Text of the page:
40,000 Americans die bloody deaths every year on the road, more than double the causalities of the worst year of the Vietnam War and nearly triple the annual number killed in what we classify as murder. Some of these deaths are the lone incident of a driver veering off the road, but sometimes others are brought to the grave with them. The biggest killer of our children and all Americans under the age of 30 is the automobile crash. The modern transportation network, one of big metal boxes operated by people who did a few basic tests, is a system entirely of our own construct. So as a civilization we are solely responsible for the consequences of this system.
There is no act of God to blame this problem on. This is not the weather, this is not a hurricane, a tornado, or an earthquake, this is a disaster we have crafted entirely of our own, and rationalize through theories of economics, politics, and media presentation. This not far away news in a third world nation, this is in the world’s wealthiest nation. This is not the act of isolated insanity and malicious intent as in the serial killer or murderer with a knife or gun, this is the status quo of a system that accepts frequent deaths of innocent people as collateral damage for getting to work, buying groceries and shopping at the mall. The problem is far beyond the influence of alcohol, 80% of fatal crashes involve sober drivers. Children have died in clearly visible and marked crosswalks on the way to school because of a parent rushing another child to school in their urban sport utility vehicle.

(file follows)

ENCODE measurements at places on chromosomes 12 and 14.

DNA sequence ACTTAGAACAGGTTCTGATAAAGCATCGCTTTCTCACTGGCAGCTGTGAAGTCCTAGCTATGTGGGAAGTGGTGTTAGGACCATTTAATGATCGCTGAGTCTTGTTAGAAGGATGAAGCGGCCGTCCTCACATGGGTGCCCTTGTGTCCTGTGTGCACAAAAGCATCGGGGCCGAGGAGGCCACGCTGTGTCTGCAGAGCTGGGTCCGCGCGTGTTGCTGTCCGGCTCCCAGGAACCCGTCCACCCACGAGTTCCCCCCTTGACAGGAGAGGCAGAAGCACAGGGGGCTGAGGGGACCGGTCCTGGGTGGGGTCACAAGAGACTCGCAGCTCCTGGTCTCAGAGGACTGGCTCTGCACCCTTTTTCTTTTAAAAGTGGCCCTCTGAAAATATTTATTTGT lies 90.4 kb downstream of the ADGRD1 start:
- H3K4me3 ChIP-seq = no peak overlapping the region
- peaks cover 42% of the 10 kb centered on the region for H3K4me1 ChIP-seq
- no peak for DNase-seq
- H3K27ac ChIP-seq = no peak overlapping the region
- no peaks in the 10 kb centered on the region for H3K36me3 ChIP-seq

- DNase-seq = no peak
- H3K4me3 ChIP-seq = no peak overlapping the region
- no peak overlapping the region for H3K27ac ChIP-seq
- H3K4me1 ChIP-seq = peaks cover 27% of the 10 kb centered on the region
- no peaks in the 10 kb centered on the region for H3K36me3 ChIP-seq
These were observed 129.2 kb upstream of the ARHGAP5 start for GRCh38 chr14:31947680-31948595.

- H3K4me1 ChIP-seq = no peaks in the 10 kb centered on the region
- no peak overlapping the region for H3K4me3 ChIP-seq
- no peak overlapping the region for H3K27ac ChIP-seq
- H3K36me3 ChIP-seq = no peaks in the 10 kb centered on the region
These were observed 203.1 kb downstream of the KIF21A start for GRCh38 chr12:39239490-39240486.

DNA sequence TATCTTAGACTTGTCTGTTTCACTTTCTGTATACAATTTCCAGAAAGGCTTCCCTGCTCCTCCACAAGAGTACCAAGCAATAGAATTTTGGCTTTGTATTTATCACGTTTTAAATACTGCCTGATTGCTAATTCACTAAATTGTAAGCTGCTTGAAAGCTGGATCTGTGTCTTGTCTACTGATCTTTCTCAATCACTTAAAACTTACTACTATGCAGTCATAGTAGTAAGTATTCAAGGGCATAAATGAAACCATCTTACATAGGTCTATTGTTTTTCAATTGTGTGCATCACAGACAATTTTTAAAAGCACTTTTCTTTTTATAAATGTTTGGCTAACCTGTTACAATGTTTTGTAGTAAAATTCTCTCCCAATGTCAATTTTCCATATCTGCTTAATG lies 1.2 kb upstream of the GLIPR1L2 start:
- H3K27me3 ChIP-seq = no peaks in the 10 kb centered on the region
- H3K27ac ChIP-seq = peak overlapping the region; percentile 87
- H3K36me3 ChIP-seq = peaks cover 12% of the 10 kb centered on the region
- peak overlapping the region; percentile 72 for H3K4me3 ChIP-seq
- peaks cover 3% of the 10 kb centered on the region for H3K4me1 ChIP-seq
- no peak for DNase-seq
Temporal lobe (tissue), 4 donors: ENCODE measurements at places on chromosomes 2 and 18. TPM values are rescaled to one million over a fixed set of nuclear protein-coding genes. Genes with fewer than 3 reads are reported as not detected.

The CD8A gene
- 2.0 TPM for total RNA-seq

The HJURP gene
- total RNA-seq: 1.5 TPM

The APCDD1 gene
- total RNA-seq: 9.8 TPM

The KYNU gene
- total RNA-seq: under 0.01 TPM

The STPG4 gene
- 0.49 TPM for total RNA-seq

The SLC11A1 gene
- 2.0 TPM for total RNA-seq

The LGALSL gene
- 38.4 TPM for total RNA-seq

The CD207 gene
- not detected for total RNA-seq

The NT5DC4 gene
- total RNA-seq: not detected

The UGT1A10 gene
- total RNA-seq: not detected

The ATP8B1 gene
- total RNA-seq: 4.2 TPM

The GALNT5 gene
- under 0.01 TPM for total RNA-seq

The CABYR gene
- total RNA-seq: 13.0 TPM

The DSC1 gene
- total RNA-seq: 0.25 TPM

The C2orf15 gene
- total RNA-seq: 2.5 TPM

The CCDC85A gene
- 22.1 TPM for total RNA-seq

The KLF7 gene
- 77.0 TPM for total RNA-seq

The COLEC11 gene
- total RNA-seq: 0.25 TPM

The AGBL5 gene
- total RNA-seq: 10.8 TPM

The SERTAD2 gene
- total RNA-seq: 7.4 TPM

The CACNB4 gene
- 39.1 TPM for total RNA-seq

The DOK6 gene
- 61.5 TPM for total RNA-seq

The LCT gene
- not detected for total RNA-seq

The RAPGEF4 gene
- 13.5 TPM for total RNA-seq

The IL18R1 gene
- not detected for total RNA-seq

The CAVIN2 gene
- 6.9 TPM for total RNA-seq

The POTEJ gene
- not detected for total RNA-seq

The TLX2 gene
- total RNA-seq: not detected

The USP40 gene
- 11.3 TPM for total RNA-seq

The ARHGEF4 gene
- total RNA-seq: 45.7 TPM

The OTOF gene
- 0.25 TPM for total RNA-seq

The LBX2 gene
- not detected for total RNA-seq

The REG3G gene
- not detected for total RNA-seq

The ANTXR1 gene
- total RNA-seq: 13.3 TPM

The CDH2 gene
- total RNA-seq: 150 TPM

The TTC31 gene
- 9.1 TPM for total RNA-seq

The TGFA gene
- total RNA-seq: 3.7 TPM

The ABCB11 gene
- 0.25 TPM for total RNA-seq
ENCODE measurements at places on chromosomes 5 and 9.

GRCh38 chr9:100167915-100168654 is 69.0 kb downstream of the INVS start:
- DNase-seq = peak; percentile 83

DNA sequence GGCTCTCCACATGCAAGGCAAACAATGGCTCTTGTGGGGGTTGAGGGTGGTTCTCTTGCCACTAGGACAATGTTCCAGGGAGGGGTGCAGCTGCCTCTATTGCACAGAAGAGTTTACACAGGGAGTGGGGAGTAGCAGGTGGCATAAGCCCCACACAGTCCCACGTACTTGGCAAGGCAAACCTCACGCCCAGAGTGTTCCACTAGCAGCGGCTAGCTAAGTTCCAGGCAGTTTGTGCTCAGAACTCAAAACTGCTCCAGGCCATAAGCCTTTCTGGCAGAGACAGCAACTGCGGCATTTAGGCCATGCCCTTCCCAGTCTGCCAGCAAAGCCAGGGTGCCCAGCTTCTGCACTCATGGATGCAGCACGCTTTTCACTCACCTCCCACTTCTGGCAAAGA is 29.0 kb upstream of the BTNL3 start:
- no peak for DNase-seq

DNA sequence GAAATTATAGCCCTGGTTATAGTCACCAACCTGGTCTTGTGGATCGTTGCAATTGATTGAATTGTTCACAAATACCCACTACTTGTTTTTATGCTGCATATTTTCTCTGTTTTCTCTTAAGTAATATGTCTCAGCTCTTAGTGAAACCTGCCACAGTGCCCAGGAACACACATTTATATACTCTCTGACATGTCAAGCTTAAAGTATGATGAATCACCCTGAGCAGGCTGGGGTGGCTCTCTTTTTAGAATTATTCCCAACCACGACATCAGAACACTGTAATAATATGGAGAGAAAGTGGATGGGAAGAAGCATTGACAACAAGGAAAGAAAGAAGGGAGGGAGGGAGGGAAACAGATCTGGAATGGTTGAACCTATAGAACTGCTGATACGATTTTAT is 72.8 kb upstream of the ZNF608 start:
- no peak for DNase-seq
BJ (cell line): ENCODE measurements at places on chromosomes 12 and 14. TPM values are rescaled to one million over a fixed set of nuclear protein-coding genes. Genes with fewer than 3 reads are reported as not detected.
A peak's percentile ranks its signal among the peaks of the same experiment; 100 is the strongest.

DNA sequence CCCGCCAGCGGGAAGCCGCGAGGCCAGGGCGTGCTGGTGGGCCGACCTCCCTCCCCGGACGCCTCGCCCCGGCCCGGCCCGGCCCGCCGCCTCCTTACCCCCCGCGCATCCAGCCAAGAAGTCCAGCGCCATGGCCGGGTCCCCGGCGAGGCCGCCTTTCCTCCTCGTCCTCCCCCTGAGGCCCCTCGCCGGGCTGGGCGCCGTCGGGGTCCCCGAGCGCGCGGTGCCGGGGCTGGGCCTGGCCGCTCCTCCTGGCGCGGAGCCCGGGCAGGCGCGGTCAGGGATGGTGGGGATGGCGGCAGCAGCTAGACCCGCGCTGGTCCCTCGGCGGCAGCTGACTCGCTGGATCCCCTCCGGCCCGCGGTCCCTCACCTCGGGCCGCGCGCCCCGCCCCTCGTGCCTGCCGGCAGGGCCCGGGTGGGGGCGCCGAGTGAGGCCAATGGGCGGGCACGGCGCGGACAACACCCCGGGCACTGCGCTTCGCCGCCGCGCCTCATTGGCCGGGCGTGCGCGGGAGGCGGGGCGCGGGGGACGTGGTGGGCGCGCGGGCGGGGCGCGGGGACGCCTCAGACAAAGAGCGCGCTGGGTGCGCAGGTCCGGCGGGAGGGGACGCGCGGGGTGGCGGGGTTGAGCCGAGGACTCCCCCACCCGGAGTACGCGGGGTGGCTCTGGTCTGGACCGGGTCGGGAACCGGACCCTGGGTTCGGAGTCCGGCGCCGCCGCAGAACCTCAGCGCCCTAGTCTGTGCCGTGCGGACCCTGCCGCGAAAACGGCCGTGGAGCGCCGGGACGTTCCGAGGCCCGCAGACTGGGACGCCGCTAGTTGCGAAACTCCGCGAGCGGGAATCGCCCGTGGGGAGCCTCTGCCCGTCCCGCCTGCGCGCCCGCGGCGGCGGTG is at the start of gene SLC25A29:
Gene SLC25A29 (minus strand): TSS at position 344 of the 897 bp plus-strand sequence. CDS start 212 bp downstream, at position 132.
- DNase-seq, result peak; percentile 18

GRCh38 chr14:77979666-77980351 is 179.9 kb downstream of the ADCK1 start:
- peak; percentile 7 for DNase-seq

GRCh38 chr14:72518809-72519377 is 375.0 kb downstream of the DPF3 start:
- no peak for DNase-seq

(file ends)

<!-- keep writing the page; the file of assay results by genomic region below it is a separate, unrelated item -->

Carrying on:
This does not have to be the case. There are other places with a high quality of life and successful economies without nearly as much needless bloodshed simply moving goods, people and services. We must end the worship and singular focus on the self-piloted speeding automobile. Societies with more diversified transportation options, better public transit, better pedestrian access, more bicycle networks, higher standards for driver testing, and slower automobile speeds in city centers, have significantly lower per capita deaths in their daily goings of business, and live healthier and more active lives. These economies are also at less risk for the shocks of world fuel supply, and more capable of moving masses of people during spikes in travel demand thanks to the higher capacity and efficiency of non-automobile systems.
We must not be disheartened by statistics or distracted by the media circus. The biggest threat to our national security is not the outside terrorist, but is from within, our biggest enemy is us, and we can all do something about it. If it is our goal to improve the safety of ourselves, and our future generations, than the eyes of our society should not be on the shoes of passengers at airports, they should be on the streets, giving witness to our daily massacre.